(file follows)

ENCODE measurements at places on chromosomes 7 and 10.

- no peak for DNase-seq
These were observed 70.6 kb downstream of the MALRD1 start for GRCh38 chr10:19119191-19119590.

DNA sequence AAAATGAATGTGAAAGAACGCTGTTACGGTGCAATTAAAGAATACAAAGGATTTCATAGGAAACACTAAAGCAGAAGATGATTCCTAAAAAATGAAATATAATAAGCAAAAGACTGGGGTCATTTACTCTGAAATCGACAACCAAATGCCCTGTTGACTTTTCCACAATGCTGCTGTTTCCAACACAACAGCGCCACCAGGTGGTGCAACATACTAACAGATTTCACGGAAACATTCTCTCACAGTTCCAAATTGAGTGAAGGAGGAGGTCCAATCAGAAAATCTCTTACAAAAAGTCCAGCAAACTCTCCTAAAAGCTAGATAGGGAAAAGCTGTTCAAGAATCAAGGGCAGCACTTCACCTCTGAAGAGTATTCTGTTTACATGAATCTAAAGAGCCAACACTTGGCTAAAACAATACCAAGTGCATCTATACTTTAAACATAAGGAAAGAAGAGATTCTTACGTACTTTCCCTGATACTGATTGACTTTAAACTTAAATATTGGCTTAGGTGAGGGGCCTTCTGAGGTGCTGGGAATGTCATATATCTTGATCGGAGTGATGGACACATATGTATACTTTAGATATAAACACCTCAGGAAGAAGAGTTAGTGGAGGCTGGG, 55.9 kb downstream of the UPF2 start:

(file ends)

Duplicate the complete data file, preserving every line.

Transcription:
ENCODE measurements at places on chromosomes 7 and 10.

- no peak for DNase-seq
These were observed 70.6 kb downstream of the MALRD1 start for GRCh38 chr10:19119191-19119590.

DNA sequence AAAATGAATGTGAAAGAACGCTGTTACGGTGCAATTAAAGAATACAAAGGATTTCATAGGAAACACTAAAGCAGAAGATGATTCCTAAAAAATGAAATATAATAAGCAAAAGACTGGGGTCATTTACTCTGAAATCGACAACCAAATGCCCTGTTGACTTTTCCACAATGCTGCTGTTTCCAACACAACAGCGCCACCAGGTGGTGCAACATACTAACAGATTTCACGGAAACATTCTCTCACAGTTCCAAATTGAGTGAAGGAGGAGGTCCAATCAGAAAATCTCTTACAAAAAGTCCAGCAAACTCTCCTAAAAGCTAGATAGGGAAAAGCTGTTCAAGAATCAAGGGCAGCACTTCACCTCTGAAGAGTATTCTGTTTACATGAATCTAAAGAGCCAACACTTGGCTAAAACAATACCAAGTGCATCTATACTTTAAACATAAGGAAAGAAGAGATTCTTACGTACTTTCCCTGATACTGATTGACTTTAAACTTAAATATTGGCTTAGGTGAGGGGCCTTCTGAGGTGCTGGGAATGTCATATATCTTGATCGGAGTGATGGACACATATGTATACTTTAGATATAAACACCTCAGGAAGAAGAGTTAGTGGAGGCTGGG, 55.9 kb downstream of the UPF2 start: